Living In The Past

Jethro Tull

Chrysalis Records, 1972



Jethro Tull has been a favorite on FM radio since its heyday, and still is on today's classic rock stations. Tull's most famous album was 1971's Aqualung, which was heavily played on my turntable during high school. (I discovered Jethro Tull in later years; I was a freshman in 1979.)

Tunes from other Tull albums such as Living In The Past and Bungle in The Jungle were also getting airplay, as was the short version of "Thick As A Brick." Even so, the many tunes on Aqualung still stand out in my mind.

Tull's debut This Was is a fantastic look at the blues, though blues would soon be replaced by Ian Anderson's dominating flute arrangements. Their Stand Up release was a warm-up of that sound, which came on full-tilt on my_heart_sings_the_harmony_web_ad_alt_250 Aqualung. Living In The Past was released a year later, in 1972, and continues the progressive / classic rock format Jethro Tull was becoming famous for. Living In The Past is really a compilation release, including songs from previous albums (not many), new songs (many), and live tracks (few).

The beginning track ("Song For Jeffrey") was originally from their bluesy debut album, yet the vocals are very light to hear. Experimenting with a folkish sound, songs such as "Love Story" and "Witches Promise" show Jethro Tull displaying a great sound, away from the classic rock style heard on Aqualung. "Witches Promise" is fantastic, likewise the other folkish-sounding tunes "Christmas Song" and "Just Trying To Be."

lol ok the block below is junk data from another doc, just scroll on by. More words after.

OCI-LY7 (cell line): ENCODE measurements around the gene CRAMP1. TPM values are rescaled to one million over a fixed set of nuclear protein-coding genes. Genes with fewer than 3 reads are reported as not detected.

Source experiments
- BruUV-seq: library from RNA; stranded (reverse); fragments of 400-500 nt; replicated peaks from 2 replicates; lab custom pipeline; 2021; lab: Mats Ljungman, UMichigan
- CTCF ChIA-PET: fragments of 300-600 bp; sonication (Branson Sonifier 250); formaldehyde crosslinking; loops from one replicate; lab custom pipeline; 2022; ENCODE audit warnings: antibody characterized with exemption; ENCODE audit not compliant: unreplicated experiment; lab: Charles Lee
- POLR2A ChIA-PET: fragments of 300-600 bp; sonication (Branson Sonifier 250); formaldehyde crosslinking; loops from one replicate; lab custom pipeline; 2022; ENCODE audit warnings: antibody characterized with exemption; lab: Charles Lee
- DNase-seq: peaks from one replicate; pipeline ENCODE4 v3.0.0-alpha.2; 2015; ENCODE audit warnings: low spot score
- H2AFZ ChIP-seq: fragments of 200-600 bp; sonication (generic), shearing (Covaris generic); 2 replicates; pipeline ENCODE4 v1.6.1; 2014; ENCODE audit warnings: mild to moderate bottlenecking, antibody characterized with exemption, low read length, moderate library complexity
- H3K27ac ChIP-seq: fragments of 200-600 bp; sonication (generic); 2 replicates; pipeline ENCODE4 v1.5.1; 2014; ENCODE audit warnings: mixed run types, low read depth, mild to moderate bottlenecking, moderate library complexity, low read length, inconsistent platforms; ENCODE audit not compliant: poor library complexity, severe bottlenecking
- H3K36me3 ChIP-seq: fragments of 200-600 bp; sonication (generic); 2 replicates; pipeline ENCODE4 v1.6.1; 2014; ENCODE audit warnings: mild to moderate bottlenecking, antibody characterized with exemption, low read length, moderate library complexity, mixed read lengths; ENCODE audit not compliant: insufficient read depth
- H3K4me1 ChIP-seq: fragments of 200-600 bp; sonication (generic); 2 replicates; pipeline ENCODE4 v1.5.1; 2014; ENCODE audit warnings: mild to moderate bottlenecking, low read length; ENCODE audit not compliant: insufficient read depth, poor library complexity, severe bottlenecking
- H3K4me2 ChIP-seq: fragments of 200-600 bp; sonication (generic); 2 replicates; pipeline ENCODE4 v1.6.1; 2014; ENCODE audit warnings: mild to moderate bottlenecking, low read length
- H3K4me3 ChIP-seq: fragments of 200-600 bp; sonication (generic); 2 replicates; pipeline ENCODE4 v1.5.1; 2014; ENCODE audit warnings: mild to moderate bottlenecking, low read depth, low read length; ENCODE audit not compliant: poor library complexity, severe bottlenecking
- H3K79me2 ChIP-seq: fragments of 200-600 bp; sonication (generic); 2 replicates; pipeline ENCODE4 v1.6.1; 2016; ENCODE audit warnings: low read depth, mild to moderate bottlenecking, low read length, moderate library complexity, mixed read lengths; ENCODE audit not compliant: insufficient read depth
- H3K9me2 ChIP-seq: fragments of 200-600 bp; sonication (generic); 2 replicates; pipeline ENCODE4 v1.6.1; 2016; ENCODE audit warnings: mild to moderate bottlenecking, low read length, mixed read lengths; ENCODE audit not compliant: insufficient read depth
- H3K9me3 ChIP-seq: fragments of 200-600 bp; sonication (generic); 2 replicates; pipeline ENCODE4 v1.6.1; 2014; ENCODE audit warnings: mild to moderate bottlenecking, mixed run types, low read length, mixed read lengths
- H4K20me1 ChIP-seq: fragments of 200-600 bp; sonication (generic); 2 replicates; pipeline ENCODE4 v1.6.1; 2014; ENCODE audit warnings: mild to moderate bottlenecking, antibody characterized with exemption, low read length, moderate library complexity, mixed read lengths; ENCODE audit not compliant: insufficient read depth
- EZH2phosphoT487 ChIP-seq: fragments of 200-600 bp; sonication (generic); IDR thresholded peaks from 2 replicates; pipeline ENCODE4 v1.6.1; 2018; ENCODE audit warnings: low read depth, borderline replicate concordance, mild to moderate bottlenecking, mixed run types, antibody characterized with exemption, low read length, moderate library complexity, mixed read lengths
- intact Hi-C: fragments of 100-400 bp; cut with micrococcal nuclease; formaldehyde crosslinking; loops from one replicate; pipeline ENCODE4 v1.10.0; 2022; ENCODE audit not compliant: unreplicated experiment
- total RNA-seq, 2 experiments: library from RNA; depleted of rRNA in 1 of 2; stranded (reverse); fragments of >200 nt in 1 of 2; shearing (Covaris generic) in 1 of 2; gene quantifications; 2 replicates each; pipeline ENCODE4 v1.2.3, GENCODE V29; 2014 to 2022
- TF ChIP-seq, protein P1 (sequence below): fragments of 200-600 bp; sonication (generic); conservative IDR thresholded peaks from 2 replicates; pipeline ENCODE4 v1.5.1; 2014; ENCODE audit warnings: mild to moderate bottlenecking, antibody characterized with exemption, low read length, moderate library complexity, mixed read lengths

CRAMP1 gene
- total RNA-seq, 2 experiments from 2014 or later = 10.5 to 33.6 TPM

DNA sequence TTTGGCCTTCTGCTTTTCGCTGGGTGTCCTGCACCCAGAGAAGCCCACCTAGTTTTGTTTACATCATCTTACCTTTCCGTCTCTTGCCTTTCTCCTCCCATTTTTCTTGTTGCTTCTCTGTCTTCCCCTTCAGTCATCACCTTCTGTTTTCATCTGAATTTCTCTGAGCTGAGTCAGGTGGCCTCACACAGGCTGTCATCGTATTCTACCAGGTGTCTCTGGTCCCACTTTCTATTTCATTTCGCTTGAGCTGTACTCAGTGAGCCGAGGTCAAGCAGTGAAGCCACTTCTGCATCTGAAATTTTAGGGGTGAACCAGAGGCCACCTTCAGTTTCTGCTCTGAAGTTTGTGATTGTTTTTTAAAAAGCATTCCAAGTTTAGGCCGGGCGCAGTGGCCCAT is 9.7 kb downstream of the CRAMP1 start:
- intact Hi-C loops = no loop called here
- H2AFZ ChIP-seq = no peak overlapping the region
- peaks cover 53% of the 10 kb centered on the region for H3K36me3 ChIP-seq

For those who enjoy the progressive rock side of Jethro Tull, there's "Driving Song," "Sweet Dream," "Singing All Day" and "Inside," a song that was originally from Tull's second album, Benefit. And another tune, "Alive And Well And Living In," could have easily fit on the Aqualung album with its classic rock sound.

There are two live tracks. "By Kind Permission Of" is a 10-minute song that shows the classical side of Jethro Tull. Its piano-dominated sound is comparable to Gershwin's "Rhapsody in Blue," with a few Ian Anderson flute effects. The second live track, also 10 minutes in length, was originally from the studio release This Was. "Dharma For One" has a more progressive Emerson, Lake & Palmer sound (let us not forget the extended drum solo).

"Wond'ring Again" is another track that could easily fit Aqualung, close to its actual track, "Wond'ring Aloud." "Hymn 43" is a great classic rock track. The folkish sound returns on "Life Is A Long Song," "Up The 'Pool," "Dr. Bogenbroom" and "Nursie," all pleasant tunes with more of the "Thick As A Brick" sound. The instrumental "For Later" takes more of a progressive rock approach, but the flute effects of Ian Anderson make the song stand out as a recognizable Jethro Tull tune.

Living In The Past relives the past of Ian Anderson and Jethro Tull, a band that's truly one of the finest in rock history, and that should become part of the Rock & Roll Hall of Fame in the near future.

Rating: A

User Rating: A


© 2003 Eric E5S16 and The Daily Vault. All rights reserved. Review or any portion may not be reproduced without written permission. Cover art is the intellectual property of Chrysalis Records, and is used for informational purposes only.